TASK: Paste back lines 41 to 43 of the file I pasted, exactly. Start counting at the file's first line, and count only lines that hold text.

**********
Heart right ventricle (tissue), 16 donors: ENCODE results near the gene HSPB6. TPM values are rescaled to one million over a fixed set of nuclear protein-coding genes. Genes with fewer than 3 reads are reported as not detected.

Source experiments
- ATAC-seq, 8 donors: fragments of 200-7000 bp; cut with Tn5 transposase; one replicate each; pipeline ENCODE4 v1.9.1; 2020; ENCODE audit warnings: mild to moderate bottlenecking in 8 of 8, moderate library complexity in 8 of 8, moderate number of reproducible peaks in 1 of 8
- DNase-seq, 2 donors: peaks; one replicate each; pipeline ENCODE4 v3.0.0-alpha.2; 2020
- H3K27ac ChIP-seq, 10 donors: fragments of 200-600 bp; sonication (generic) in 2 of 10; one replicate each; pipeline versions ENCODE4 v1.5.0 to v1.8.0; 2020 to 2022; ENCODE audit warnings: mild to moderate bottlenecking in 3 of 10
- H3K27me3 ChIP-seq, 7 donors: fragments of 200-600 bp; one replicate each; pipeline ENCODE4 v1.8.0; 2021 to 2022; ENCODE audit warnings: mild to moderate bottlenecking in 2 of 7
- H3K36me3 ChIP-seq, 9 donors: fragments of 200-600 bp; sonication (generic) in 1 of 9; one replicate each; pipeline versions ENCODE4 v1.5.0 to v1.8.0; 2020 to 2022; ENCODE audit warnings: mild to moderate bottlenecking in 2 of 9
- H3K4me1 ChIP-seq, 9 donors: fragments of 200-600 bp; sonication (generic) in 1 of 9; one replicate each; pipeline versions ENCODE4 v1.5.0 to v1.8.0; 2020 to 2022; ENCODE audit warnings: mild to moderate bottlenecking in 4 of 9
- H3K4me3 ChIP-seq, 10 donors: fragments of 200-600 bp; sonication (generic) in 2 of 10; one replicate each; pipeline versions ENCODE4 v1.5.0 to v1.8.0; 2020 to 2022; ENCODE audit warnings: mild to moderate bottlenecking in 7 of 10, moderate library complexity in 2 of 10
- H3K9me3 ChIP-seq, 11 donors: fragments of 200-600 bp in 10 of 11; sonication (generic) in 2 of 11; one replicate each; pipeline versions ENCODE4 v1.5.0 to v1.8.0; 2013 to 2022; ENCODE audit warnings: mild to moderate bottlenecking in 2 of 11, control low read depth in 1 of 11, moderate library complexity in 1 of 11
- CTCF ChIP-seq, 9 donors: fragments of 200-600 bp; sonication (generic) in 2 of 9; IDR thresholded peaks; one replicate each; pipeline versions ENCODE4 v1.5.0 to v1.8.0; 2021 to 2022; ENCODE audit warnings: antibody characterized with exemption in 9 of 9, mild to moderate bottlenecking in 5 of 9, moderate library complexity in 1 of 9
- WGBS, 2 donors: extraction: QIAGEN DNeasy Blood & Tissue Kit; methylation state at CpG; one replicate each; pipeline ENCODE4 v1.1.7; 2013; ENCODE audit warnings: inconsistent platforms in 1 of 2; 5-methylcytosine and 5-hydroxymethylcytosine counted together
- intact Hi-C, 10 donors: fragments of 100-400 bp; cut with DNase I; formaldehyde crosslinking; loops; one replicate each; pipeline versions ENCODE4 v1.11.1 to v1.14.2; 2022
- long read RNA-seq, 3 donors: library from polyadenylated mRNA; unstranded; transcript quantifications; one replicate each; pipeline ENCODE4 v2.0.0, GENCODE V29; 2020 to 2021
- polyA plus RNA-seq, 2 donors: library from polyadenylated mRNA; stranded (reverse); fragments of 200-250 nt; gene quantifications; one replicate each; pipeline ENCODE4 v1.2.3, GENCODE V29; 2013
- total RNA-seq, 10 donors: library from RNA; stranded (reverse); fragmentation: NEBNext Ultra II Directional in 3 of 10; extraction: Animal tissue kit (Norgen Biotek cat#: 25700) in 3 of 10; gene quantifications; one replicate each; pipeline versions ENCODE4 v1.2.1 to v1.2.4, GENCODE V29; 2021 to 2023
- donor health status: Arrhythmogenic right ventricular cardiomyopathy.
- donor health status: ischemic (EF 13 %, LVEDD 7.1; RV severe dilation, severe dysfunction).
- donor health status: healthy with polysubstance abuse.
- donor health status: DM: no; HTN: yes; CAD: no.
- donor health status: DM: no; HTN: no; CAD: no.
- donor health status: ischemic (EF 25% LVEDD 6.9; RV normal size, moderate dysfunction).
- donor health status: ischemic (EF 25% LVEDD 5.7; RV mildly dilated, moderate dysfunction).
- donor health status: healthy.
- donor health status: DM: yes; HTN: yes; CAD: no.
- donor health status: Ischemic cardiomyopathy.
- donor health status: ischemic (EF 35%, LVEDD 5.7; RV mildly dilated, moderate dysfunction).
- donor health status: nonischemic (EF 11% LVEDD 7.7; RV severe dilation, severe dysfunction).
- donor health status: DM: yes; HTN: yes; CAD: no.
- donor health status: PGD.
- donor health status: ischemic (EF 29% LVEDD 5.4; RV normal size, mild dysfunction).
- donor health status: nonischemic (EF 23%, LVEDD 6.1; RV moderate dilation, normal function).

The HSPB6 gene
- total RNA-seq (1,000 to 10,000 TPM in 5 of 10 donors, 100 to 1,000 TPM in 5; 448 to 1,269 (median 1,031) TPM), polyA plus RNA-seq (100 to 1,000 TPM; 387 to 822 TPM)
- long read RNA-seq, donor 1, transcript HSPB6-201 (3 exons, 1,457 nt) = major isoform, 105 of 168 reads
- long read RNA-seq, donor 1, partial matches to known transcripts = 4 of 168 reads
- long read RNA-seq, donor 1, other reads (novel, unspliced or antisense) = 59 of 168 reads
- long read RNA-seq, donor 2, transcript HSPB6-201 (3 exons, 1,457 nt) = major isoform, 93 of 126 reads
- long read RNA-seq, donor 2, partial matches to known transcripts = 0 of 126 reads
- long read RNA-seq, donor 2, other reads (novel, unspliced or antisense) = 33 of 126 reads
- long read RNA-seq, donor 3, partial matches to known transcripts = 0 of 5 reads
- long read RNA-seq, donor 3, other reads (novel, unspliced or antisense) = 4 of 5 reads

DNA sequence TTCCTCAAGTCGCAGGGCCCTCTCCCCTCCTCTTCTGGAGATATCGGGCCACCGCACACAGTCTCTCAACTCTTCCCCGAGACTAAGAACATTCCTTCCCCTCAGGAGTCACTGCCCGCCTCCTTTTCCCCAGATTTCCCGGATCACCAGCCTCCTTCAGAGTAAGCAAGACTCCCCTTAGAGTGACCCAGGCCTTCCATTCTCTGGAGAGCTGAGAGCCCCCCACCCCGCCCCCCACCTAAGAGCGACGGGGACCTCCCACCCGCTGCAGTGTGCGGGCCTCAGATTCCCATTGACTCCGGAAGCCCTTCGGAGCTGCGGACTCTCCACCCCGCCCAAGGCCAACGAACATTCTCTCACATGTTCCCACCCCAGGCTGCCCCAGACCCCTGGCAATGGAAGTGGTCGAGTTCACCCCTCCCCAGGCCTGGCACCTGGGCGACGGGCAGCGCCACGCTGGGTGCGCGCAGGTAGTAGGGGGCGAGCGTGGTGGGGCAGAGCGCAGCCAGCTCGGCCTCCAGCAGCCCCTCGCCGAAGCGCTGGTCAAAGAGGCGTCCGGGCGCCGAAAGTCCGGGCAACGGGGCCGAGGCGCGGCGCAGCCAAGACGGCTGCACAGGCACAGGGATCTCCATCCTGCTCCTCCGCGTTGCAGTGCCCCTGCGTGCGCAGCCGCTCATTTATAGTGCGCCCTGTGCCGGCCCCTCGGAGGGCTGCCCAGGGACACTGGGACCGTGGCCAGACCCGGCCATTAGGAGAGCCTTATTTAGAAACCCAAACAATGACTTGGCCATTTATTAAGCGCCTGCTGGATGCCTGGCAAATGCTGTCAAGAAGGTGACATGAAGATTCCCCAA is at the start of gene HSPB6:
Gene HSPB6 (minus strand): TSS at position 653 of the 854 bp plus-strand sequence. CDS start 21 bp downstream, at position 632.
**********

- long read RNA-seq, donor 3, partial matches to known transcripts = 0 of 5 reads
- long read RNA-seq, donor 3, other reads (novel, unspliced or antisense) = 4 of 5 reads

DNA sequence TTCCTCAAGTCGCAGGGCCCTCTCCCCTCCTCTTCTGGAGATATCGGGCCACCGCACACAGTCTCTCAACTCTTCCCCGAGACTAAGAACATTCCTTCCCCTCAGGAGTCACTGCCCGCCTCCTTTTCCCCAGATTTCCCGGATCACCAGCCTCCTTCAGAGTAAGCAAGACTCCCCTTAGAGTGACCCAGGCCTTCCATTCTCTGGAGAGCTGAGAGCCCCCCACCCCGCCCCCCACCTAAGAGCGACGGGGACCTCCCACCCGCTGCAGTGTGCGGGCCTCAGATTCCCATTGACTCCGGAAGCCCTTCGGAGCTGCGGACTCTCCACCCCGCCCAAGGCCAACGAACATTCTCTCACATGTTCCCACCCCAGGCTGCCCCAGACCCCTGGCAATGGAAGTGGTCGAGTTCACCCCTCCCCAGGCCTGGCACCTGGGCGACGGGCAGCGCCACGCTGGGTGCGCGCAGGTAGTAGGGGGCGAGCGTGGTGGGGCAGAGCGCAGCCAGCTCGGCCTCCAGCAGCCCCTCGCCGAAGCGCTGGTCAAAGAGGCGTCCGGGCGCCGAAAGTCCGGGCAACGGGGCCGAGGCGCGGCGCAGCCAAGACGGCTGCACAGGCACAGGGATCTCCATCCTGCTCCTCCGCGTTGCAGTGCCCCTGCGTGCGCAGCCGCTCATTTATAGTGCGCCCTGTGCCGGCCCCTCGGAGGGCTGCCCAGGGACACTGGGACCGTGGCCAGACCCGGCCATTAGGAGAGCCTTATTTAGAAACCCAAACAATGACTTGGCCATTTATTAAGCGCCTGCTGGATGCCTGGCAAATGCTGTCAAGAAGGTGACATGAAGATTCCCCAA is at the start of gene HSPB6: